Score: 4 stars **** out of 4 ****
Based on the 1928 British play of the same name by R.C. Sherriff, “Journey’s End” is the fourth feature film adaptation of the play and goes far in proving all great stories are timeless. As much as most of us hate the idea of war, many of us love a good war movie and this incarnation of “Journey’s End” more than fits the bill. At various points it echoes “All Quiet on the Western Front” but plays out more like a variation of Stanley Kubrick’s classic “Paths of Glory.”
Not long after it was over, World War I was dubbed “the war to end all wars” but was eclipsed not long after by World War II which was only a larger version of what preceded it and we later rightfully labeled those Americans who were directly and indirectly involved in it as “The Greatest Generation.” This was the last conflict where the U.S. and its allies clearly emerged victorious and the finest accomplishment of “Journey’s End” is placing the viewer in a situation where the outcome of WWI is not yet known and the U.S. is not involved in this particular skirmish.
Those interested in a typical war flick with lots of action and battle scenes might be disappointed with “Journey’s End.” During the 107 minute running time, less than 10 percent is dedicated to gunfire and such with the lion’s share going to strategy and the often overlooked fall-out situations which take place before, during, and after actual warfare in claustrophobic underground trenches and bunkers.
Director Saul Dibb (“The Duchess”) and screenwriter Simon Reade (“What You Will”) approach the material in an interesting, if not altogether original manner. There are three co-leads and throughout we’re afforded bits and pieces of the story from their respective points of view.
The first and easily the most interesting of them is Raleigh (Asa Butterfield, “Hugo”), a wide-eyed, fresh-faced and overly eager young officer arriving behind the lines and loaded for bear. He wants nothing more than to enter the fray and kill Germans.
Through a familial connection at his new base, Raleigh is quickly assigned to a troupe commanded by Captain Stanhope (Sam Claflin, “Me Before You”), his former schoolteacher and quasi-mentor whom Raleigh holds in high regard. What Raleigh doesn’t know yet is that much has changed since school. While well-respected by his men, Stanhope is a major alcoholic and stays drunk pretty much full time. Considering the circumstances (months of stalemate trench warfare minus the actual war part), being buzzed is a decent if not ideal option for passing the time. Not having to make any crucial strategic decisions allows Stanhope a great deal of operational leeway.
No one is more aware of this than Osborne (Paul Bettany, “A Beautiful Mind”), Stanhope’s second in command who is the story’s effective Switzerland or an American Vice-President. Content at having a high rank (but happy it’s not the top rung) Osborne walks a relatively easy balance beam between non-committal authority and sounding board. He’s “liked” by the men more than Stanhope is “respected.”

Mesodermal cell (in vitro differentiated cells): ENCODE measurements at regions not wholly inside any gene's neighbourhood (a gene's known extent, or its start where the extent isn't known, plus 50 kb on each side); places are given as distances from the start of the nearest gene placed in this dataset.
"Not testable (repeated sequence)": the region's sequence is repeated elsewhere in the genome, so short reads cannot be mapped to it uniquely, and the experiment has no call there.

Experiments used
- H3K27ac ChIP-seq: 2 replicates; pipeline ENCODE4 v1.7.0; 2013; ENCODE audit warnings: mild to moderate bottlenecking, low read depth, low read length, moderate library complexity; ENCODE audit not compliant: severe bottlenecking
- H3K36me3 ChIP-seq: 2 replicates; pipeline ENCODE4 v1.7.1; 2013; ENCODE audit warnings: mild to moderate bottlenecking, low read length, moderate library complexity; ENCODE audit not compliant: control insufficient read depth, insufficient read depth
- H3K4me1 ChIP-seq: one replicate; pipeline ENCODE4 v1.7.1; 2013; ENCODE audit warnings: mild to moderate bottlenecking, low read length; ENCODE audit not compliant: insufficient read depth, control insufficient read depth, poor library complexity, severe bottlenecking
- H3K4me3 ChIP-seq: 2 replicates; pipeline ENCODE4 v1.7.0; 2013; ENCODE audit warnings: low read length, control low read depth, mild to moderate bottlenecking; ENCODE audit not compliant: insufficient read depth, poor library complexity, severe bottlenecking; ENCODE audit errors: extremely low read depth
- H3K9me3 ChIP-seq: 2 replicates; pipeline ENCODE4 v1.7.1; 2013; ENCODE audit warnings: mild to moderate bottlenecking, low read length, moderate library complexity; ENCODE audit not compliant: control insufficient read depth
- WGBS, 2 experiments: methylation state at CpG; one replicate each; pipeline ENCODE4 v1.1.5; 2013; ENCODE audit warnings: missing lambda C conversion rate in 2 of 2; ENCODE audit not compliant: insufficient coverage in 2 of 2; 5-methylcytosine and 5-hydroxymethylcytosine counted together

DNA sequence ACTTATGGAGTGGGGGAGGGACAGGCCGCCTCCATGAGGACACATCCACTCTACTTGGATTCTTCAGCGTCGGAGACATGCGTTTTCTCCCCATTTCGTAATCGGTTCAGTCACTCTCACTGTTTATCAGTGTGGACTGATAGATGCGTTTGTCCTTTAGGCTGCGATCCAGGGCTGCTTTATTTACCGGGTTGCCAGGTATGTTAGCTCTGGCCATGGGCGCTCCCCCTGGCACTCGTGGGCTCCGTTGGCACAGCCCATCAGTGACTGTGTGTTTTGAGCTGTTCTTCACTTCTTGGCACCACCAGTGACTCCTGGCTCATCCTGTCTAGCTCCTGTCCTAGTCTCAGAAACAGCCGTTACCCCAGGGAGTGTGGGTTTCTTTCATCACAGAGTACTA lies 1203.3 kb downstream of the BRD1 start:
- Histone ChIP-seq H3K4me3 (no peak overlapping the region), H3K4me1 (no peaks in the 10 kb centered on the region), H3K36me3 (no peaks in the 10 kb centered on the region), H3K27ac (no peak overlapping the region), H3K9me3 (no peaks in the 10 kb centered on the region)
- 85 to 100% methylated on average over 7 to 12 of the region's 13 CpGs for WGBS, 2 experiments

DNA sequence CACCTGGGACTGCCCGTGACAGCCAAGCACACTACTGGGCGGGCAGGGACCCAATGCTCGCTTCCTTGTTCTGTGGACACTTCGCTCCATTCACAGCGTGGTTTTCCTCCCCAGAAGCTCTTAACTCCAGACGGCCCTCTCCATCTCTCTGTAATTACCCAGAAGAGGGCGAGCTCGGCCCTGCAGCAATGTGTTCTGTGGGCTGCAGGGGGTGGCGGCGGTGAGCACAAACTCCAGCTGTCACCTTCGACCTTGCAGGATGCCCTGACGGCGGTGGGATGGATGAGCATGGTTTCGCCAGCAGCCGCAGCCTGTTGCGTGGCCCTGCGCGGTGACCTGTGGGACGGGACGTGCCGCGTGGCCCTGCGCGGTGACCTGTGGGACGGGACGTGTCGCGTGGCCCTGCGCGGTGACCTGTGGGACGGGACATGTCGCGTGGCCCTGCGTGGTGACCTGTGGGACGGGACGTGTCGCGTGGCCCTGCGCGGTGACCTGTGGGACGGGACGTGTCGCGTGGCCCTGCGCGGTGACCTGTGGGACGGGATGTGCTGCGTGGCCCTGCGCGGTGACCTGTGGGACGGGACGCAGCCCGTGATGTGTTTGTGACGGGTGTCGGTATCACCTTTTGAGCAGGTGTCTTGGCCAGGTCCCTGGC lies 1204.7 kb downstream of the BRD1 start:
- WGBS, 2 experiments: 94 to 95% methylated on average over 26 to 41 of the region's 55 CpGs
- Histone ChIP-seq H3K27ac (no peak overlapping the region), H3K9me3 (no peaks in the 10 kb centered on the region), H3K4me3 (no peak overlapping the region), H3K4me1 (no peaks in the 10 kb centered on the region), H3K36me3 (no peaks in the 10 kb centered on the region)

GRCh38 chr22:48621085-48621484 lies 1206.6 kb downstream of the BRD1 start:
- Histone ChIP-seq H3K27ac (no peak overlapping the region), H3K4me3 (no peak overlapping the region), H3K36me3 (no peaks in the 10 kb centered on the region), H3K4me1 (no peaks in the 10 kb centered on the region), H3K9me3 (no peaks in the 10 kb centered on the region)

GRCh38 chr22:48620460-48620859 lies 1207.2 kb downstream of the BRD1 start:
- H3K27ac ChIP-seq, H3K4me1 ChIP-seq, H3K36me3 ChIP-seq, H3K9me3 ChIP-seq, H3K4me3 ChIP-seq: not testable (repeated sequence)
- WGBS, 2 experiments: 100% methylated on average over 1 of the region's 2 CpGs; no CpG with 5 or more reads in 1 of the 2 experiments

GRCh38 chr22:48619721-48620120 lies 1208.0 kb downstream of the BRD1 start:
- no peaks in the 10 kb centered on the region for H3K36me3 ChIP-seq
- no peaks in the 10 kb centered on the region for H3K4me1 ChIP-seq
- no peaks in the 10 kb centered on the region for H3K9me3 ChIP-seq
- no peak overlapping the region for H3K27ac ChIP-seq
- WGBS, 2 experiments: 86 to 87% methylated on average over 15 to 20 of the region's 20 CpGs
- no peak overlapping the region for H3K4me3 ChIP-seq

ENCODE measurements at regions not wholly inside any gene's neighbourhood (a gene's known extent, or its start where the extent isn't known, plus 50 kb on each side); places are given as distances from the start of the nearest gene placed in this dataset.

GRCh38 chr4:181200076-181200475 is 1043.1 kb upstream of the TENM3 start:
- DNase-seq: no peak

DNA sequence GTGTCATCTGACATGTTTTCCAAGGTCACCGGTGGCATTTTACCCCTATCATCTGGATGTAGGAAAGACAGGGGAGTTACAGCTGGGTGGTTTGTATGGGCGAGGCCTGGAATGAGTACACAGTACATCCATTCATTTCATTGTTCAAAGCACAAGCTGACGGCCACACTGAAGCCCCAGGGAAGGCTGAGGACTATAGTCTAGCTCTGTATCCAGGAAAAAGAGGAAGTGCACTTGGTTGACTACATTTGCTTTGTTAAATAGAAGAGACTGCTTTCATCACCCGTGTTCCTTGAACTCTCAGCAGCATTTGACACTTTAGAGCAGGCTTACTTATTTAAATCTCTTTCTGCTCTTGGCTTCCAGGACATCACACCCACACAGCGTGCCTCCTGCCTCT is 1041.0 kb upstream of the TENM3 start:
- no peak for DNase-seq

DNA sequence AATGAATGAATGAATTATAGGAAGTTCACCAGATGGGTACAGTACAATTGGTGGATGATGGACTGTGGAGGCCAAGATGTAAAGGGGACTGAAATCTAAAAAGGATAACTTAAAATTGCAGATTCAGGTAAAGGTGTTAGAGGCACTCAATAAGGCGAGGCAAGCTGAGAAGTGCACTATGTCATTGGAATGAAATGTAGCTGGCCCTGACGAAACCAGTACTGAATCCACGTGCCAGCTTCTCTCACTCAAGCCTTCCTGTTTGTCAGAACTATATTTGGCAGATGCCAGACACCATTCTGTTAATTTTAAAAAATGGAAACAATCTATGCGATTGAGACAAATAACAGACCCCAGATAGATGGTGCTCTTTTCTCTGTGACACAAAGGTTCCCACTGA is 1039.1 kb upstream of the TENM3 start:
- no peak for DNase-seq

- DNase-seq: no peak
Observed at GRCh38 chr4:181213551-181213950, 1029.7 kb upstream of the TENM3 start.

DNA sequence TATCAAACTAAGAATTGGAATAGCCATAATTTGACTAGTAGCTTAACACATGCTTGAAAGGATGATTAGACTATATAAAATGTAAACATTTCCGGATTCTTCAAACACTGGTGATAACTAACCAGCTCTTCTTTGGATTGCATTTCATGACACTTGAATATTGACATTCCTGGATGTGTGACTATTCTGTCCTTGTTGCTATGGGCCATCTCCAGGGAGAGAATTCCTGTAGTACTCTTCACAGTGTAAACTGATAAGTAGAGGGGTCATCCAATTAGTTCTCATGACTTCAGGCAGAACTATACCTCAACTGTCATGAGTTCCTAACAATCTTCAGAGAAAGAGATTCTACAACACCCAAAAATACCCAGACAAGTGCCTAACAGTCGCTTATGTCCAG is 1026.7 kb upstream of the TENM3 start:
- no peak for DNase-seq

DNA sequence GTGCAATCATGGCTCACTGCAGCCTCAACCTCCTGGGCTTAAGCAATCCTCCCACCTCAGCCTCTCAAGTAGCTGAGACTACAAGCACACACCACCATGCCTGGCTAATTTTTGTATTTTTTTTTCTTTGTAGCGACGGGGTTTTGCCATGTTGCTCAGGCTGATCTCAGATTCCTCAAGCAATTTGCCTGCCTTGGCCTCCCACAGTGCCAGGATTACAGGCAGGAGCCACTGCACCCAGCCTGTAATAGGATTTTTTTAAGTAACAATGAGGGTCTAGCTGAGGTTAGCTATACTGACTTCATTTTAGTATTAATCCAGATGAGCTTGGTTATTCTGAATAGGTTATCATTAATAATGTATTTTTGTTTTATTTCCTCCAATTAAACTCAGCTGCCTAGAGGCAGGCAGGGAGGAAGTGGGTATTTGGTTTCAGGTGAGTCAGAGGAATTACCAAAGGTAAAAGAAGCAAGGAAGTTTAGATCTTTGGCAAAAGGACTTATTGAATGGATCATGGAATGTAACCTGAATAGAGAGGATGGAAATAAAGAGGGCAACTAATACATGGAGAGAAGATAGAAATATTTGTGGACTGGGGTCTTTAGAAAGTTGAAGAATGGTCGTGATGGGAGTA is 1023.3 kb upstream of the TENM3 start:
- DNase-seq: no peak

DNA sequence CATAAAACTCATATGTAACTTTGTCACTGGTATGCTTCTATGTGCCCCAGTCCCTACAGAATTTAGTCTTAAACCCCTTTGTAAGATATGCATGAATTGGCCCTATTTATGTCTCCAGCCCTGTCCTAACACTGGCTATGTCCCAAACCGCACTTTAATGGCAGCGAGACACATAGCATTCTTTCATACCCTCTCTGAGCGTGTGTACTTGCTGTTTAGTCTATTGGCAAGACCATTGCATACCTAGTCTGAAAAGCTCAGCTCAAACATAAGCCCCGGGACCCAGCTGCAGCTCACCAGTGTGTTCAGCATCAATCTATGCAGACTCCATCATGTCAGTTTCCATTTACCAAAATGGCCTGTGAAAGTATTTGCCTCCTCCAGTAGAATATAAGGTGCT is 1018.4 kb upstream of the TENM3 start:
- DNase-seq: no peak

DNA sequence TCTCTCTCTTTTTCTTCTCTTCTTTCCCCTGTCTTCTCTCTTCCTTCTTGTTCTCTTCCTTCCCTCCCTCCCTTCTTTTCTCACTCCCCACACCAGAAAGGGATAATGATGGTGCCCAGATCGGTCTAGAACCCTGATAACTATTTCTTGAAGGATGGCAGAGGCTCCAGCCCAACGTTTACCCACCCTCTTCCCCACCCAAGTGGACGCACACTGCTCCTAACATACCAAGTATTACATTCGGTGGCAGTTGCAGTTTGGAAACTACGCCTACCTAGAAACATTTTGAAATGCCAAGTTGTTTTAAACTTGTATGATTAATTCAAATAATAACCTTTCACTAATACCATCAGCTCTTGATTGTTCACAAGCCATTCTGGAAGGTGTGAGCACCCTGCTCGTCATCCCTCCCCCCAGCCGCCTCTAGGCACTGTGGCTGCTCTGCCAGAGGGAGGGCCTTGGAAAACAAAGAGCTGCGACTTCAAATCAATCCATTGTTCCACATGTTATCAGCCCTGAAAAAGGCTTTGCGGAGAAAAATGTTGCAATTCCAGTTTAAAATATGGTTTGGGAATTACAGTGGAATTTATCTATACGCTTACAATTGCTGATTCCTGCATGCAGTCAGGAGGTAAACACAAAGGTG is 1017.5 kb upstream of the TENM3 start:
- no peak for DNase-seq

After months of absolutely nothing happening besides drinking, smoking, talking, and enjoying rations cooked with relative flair by Mason (Toby Jones, “The Hunger Games”), an order comes down from the high command to take action that may or may not lead to something changing the stalemate.
What is only possible to recognize in retrospect after watching this film is identifying what is missing. The things that are almost never seen in classic war films (“Paths of Glory” being one of the rare exceptions) — men killing each other, inspirational pontificating (“Patton,” “Saving Private Ryan”) and a clear, black-and-white victor. You’ll not get any of that of that here and this might be the ultimate point of Mr. Sherriff and the filmmakers. War is hell but mostly it is tedious, boring, expensive, time-consuming and something which ultimately changes little in the long run. It’s a stare/blink contest and the loser isn’t generally the one who blinks but rather the one who runs out of funding, soldiers, or public opinion first.
The true test of filmmaking hubris comes in the third act here with a battle which takes place mostly off-screen. We hear shells exploding and see men being carried off of the battlefield but it’s fleeting and largely non-associative. There is no cause and effect shown but it is brilliant filmmaking. Carnage is suggested but never seen. In film what isn’t shown often has a better effect than the alternative.
The best facet of “Journey’s End” is its avoidance of politics. No one in the trenches gives a damn about politics; they just wish to emerge intact and breathing. Perhaps we should place politicians responsible for perpetuating war in the theater of war for say, five minutes. That might change their minds. It might also change the minds of men like Raleigh who want to make a difference but are totally unaware that their opinion and enthusiasm means little in the great scheme of things.
Now playing in select cities.
Originally from Washington, D.C., Michael Clark has written for over 30 local and national media outlets and is currently the only newspaper-based film critic providing original content in the Atlanta Top 10 media marketplace and he recently co-founded the Atlanta Film Critics Circle. Over the last two decades, Mr. Clark has written over 3,500 movie reviews and film related articles for the Gwinnett Daily Post and is one of the scant few conservative-minded U.S. critics. To read more of his reports — Click Here Now.
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